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Core banking systems country analysis AUSTRALASIA


The main activity in this small region has been among large banks, with these now settled into projects after core banking selections a few years ago. There is some activity among mid-tier and smaller banks and there have also been some deals for wealth management and treasury/capital markets. A total of 7 deals got signed in 2015, including 1 on a hosted basis.


Independent commentary by country


Australia The large Australian banks had been circling the core systems market for several years in the early to mid-2000s. Their occasional RFIs and RFPs had caused excitement but had not resulted in decisions. That all changed in 2008. Hindered by the typical legacy of tier one banks, they finally bit the bullet. Commonwealth Bank of Australia (CBA) took SAP’s Deposits Management and Loans Management products, ANZ went for Infosys’ Finacle, and National Australia Bank (NAB) signed for Oracle FSS’s Flexcube. There was a subsequent twist at the latter, as the bank came to work with the supplier on a new core banking system (Oracle Banking Platform). Another Flexcube taker here was Suncorp, which also was later cited as a participant in the new Oracle FSS platform development. Each large Australian bank opted to put the core


systems into sites in Asia or other subsidiaries at the outset but the ultimate goal, if things went well here, was to apply them at home as well. CBA’s strategy includes Callataÿ & Wouters’ Thaler (now owned by French group, Sopra) for some outlying countries, following the bank’s success with this system in Indonesia a few years earlier. This bank also went for a separate system for India during 2009, choosing TCS’s Bancs. Taking those large Australian banks in turn, ANZ had


two legacy infrastructures, spanning its domestic Australian business and that of the acquired National Bank of New Zealand. In New Zealand itself it had separate infrastructures. The decision to bring onto one platform ANZ New Zealand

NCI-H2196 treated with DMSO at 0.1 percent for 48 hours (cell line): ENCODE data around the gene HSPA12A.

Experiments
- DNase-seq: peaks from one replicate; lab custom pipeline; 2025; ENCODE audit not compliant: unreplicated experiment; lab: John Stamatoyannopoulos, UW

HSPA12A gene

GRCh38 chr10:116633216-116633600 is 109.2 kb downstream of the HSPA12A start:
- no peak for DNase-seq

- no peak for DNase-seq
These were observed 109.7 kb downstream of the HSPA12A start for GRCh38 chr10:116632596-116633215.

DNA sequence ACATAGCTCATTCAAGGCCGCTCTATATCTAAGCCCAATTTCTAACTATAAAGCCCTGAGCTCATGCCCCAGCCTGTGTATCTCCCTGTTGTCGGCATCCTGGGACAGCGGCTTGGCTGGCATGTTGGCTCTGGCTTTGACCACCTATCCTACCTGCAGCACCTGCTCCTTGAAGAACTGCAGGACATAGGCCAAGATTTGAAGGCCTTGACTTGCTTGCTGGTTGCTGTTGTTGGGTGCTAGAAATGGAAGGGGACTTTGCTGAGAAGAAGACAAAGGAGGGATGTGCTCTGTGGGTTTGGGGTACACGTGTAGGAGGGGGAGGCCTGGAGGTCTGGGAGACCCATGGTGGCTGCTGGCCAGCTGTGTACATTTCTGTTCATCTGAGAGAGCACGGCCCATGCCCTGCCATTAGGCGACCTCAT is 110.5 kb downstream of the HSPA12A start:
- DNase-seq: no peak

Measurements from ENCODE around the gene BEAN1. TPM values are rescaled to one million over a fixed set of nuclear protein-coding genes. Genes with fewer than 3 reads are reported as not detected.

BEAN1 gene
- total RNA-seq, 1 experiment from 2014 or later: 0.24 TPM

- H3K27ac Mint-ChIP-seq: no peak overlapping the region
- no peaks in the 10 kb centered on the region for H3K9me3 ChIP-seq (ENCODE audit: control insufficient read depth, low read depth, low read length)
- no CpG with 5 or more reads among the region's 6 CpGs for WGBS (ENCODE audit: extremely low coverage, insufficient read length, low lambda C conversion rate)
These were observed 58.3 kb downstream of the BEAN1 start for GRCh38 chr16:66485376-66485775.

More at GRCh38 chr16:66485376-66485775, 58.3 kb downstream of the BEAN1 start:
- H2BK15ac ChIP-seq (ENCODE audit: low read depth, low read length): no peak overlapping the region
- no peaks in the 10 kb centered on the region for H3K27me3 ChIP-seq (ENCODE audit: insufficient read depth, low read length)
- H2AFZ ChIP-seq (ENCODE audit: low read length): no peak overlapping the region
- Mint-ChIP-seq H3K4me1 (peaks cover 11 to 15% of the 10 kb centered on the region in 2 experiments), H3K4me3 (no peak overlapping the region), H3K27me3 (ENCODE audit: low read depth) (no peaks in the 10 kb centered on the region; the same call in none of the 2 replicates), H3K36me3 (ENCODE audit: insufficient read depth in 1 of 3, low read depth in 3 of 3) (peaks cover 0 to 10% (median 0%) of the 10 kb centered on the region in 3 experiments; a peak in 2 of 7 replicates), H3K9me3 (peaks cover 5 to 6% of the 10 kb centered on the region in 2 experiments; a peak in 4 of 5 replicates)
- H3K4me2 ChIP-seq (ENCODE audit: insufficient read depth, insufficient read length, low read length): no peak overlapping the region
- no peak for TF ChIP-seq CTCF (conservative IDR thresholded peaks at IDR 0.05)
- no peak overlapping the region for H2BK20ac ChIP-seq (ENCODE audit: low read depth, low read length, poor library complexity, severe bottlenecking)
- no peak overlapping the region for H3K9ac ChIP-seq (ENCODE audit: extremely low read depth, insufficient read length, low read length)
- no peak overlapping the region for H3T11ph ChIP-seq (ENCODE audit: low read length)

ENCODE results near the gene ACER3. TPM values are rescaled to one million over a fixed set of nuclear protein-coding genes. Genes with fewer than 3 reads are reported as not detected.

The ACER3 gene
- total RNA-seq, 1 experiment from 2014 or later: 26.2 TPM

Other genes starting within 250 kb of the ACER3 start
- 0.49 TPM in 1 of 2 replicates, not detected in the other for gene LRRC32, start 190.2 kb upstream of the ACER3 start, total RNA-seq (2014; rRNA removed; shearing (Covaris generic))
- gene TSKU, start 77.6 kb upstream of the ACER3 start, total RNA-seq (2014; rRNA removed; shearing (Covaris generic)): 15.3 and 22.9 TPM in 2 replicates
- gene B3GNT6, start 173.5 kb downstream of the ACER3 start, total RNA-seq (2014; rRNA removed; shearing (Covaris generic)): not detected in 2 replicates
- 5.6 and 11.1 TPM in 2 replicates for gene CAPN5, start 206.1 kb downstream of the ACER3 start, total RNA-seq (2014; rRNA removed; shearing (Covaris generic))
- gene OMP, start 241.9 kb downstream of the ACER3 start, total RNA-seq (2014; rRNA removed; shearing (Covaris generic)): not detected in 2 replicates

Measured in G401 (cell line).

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and National Bank of New Zealand (purchased from Lloyds TSB for $4.9 billion in 2003) was made public in late 2010. It was decided that FIS’s Systematics, used by National Bank, would support the operations of both subsidiaries, having gained the nod over ANZ New Zealand’s core banking system, Hogan from CSC. ANZ estimated that the IT consolidation and management restructuring in New Zealand would cost around NZ$220 million ($165 million). Consolidation was apparently completed in 2012. FIS claimed it was done without a single ‘high-priority incident’. In parallel, ANZ selected Finacle for its international


operations in 2009 after an RFP process that commenced in October the previous year. ANZ went live with Finacle during 2009 in Laos and the bank set up a team in Singapore to push on with additional country projects. A spokesperson at ANZ confirmed in March 2010 that the project was progressing well, with an implementation in China at the planning stage, to be followed by Singapore. Work at the bank’s Indonesian site was in progress. Finacle has been replacing a host of systems including those that ANZ inherited through the acquisition of RBS’s assets in six Asian countries in 2009. Fiserv’s ICBS/Signature is among them.


CBA has been pouring money into its core banking


project. Its half-year results, announced in early 2011, revealed that a further $370 million had been added to the venture which meant the bank’s spend on its IT modernisation, with SAP’s software at the heart, had now officially passed the $1 billion milestone and had already made the first $1 million step towards the second billion. In addition, the deadlines were pushed back by a year. The


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